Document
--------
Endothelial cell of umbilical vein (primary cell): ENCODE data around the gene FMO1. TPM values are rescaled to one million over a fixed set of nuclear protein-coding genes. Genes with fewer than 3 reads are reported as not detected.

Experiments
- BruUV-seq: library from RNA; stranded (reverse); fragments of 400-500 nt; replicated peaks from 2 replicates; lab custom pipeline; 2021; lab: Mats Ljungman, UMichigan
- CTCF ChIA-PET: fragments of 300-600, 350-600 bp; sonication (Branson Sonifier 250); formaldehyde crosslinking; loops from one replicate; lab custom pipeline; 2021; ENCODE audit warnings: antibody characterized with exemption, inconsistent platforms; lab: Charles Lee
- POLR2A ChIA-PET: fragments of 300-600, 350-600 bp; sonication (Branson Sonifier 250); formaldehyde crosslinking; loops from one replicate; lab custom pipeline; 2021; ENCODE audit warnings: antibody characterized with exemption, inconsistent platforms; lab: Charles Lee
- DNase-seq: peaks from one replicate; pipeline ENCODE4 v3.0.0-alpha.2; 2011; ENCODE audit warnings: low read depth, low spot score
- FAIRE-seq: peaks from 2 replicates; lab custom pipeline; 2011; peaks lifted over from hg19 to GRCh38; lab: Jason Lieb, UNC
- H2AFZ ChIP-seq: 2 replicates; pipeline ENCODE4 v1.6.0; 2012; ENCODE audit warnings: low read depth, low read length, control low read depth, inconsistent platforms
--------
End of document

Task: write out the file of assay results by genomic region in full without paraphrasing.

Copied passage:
Endothelial cell of umbilical vein (primary cell): ENCODE data around the gene FMO1. TPM values are rescaled to one million over a fixed set of nuclear protein-coding genes. Genes with fewer than 3 reads are reported as not detected.

Experiments
- BruUV-seq: library from RNA; stranded (reverse); fragments of 400-500 nt; replicated peaks from 2 replicates; lab custom pipeline; 2021; lab: Mats Ljungman, UMichigan
- CTCF ChIA-PET: fragments of 300-600, 350-600 bp; sonication (Branson Sonifier 250); formaldehyde crosslinking; loops from one replicate; lab custom pipeline; 2021; ENCODE audit warnings: antibody characterized with exemption, inconsistent platforms; lab: Charles Lee
- POLR2A ChIA-PET: fragments of 300-600, 350-600 bp; sonication (Branson Sonifier 250); formaldehyde crosslinking; loops from one replicate; lab custom pipeline; 2021; ENCODE audit warnings: antibody characterized with exemption, inconsistent platforms; lab: Charles Lee
- DNase-seq: peaks from one replicate; pipeline ENCODE4 v3.0.0-alpha.2; 2011; ENCODE audit warnings: low read depth, low spot score
- FAIRE-seq: peaks from 2 replicates; lab custom pipeline; 2011; peaks lifted over from hg19 to GRCh38; lab: Jason Lieb, UNC
- H2AFZ ChIP-seq: 2 replicates; pipeline ENCODE4 v1.6.0; 2012; ENCODE audit warnings: low read depth, low read length, control low read depth, inconsistent platforms